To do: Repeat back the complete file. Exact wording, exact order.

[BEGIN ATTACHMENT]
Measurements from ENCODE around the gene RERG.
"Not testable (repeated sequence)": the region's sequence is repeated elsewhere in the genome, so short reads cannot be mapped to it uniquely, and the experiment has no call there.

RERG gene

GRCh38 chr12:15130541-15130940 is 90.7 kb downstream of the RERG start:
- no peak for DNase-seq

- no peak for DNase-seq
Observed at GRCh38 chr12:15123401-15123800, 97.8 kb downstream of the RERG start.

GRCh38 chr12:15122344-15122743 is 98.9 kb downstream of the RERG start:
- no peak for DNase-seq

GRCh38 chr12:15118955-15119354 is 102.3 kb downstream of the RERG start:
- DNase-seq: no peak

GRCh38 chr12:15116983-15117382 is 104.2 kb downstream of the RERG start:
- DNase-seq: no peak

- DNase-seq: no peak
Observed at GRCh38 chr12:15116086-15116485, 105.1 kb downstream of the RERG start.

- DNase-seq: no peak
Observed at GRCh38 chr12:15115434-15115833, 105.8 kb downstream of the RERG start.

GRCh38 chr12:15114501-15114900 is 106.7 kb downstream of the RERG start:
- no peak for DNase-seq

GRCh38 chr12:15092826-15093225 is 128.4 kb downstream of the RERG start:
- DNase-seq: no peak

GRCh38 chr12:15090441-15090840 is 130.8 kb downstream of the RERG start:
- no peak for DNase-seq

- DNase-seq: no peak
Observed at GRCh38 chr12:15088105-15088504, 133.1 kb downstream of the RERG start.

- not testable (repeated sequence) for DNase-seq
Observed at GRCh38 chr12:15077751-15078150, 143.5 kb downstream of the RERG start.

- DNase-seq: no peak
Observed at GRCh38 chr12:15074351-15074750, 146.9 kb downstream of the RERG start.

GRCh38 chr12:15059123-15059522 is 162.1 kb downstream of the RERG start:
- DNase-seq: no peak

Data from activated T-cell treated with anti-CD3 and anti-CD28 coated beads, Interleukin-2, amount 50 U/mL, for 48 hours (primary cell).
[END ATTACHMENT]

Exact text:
Measurements from ENCODE around the gene RERG.
"Not testable (repeated sequence)": the region's sequence is repeated elsewhere in the genome, so short reads cannot be mapped to it uniquely, and the experiment has no call there.

RERG gene

GRCh38 chr12:15130541-15130940 is 90.7 kb downstream of the RERG start:
- no peak for DNase-seq

- no peak for DNase-seq
Observed at GRCh38 chr12:15123401-15123800, 97.8 kb downstream of the RERG start.

GRCh38 chr12:15122344-15122743 is 98.9 kb downstream of the RERG start:
- no peak for DNase-seq

GRCh38 chr12:15118955-15119354 is 102.3 kb downstream of the RERG start:
- DNase-seq: no peak

GRCh38 chr12:15116983-15117382 is 104.2 kb downstream of the RERG start:
- DNase-seq: no peak

- DNase-seq: no peak
Observed at GRCh38 chr12:15116086-15116485, 105.1 kb downstream of the RERG start.

- DNase-seq: no peak
Observed at GRCh38 chr12:15115434-15115833, 105.8 kb downstream of the RERG start.

GRCh38 chr12:15114501-15114900 is 106.7 kb downstream of the RERG start:
- no peak for DNase-seq

GRCh38 chr12:15092826-15093225 is 128.4 kb downstream of the RERG start:
- DNase-seq: no peak

GRCh38 chr12:15090441-15090840 is 130.8 kb downstream of the RERG start:
- no peak for DNase-seq

- DNase-seq: no peak
Observed at GRCh38 chr12:15088105-15088504, 133.1 kb downstream of the RERG start.

- not testable (repeated sequence) for DNase-seq
Observed at GRCh38 chr12:15077751-15078150, 143.5 kb downstream of the RERG start.

- DNase-seq: no peak
Observed at GRCh38 chr12:15074351-15074750, 146.9 kb downstream of the RERG start.

GRCh38 chr12:15059123-15059522 is 162.1 kb downstream of the RERG start:
- DNase-seq: no peak

Data from activated T-cell treated with anti-CD3 and anti-CD28 coated beads, Interleukin-2, amount 50 U/mL, for 48 hours (primary cell).